Billions of people from around the world tuned in to watch the Opening Ceremony of the London 2012 Olympics. For athletes from Argentina to Zimbabwe, the Games provide unprecedented visibility—and an opportunity to create moments of great national pride…or embarrassment.
In this environment, presentation is paramount. Enter the Gold Medalists of couture. Every two years, top fashion houses are tasked with creating their country’s national uniform. And just like the athletes who wear them, these uniforms are scrutinized through the lens of national pride and achievement.
In the best of cases, designing an Olympic uniform can create a unique opportunity for a brand whose core design principles are already aligned with the essential tenets of a national character.
Take Roots, a Canadian apparel company. Roots’ rustic aesthetic, replete with emblems of canoes and iconic Canadian wildlife, fits perfectly within a Canadian self-image of being in touch with the natural environment. Though it took two years for the brand to secure a contract to clothe the Canadian Olympic team, the effort paid off. Roots’ distinctive jackets (first created for the 1998 Winter Olympics in Japan) drew widespread attention and praise. This global visibility—prompting the likes of President Bill Clinton, Prince Charles and actor Robin Williams to don Roots gear—helped catapult the brand to international success.
Yet, this charge can also present significant hurdles. When the beloved British designer Stella McCartney unveiled her designs for the British Olympic team, UK citizens were outraged. The Independent hailed McCartney’s designs as arguably the “worst kit in history” and Facebook fans berated McCartney in a public forum. With the ease of information-sharing enabled by social media and the Internet, news of the brand’s perceived failure has been broadcast far and wide.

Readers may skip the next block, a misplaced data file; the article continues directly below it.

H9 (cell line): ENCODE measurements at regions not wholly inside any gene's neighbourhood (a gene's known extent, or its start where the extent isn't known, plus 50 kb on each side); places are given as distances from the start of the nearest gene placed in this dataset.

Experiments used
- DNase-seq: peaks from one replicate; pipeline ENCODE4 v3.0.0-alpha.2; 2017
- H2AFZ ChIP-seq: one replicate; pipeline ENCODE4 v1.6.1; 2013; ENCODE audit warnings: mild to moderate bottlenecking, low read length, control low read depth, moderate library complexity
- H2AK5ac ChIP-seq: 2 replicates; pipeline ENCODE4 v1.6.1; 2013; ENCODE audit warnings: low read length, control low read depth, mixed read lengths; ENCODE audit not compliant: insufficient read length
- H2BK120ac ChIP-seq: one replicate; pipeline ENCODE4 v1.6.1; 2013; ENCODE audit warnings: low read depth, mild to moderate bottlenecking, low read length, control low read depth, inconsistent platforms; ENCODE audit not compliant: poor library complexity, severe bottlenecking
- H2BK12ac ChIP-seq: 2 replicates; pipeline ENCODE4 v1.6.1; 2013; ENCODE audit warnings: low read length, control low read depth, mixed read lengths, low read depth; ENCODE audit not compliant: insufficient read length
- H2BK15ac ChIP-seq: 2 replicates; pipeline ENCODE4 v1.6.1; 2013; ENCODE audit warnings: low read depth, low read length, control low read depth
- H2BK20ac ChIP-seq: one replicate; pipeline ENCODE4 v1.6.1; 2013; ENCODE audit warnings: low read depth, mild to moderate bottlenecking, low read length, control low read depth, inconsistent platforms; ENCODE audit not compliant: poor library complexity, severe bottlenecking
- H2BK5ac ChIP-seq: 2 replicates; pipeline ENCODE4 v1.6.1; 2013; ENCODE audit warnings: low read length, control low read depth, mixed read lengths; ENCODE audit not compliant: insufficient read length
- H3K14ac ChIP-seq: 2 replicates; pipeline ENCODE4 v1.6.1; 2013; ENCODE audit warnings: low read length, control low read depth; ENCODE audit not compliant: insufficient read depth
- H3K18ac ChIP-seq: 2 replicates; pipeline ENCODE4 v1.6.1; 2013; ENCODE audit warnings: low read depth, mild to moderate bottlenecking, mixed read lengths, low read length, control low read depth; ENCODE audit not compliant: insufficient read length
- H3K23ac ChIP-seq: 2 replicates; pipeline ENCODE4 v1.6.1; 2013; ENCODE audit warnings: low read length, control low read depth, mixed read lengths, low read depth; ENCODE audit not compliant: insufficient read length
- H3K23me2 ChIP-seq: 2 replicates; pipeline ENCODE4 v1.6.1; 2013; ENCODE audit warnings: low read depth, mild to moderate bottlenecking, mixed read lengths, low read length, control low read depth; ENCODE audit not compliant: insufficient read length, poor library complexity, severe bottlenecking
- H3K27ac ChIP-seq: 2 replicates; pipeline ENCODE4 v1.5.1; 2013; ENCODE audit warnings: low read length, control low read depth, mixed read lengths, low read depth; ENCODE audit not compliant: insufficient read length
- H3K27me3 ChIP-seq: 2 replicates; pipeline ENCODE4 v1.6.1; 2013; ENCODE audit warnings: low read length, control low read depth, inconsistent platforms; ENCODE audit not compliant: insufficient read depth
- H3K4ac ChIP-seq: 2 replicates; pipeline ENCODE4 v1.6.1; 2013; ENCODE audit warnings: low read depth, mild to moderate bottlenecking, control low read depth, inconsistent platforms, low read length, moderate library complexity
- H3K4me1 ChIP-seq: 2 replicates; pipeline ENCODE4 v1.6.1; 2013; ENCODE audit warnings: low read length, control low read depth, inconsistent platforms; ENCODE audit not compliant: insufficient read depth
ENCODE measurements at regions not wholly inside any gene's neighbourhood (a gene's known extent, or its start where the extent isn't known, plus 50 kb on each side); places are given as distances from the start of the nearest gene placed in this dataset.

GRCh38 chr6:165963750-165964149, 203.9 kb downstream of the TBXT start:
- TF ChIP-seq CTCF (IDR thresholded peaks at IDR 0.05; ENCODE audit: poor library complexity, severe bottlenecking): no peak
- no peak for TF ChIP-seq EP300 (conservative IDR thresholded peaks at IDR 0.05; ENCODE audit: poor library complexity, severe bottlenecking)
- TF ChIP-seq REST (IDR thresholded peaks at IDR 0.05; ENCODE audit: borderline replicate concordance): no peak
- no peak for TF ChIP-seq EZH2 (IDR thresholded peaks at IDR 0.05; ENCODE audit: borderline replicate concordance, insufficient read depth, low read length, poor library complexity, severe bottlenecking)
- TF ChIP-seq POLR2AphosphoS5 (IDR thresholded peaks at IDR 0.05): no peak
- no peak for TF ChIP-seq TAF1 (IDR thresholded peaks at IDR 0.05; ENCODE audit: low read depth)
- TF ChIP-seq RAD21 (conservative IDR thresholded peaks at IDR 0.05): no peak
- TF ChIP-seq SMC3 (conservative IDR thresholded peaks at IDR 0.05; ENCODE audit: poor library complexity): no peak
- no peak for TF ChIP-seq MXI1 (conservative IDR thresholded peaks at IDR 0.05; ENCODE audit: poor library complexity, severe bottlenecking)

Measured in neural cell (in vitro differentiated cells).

Similarly, the news that Ralph Lauren’s uniforms for the U.S. Olympic team were made in China was greeted with outcries across the States. For the first time in months, Democrats and Republicans agreed: this was a “mistake” that needed to be corrected. Further remonstration came from critics of the berets worn by the U.S. women in the Opening Ceremony, which were deemed “un-American” (e.g., too French).
The different reception that these brands have received begs the question: What risks do designers run when they engage in this kind of (inter)national challenge? Why have Brits reacted with such ire to Stella McCartney’s designs?
To find an answer, one should look to the heart of the criticism, which stems from McCartney’s creative interpretation of the Union Flag. When unveiling her designs, McCartney said that she wanted to take the iconic image of the Union Jack and “dismantle” it to “make it more fashionable.” And this was her major oversight: the “interpretation” of her country’s beloved national flag in a way that prioritized aesthetics over national symbolism. It seems that winning a bid to design Olympic gear does not give fashion houses artistic license to push creativity to its limits and present fresh, unexpected designs. Rather, when designing for an Olympic team one must channel the pride of her nation and allow the small, creative flourishes to live within a national rubric of success. Insufficient attention to issues of national pride is also where Ralph Lauren failed.
Despite systematic debacles, top designers continue to bid for Olympic uniform contracts, valuing the international visibility that the Olympic platform delivers. As long as these designers find an alignment between their own brand essence and the esprit du corps of the nation for which they are designing—as their most important priority—the relationship between high fashion and the Olympic Games can be brilliant indeed.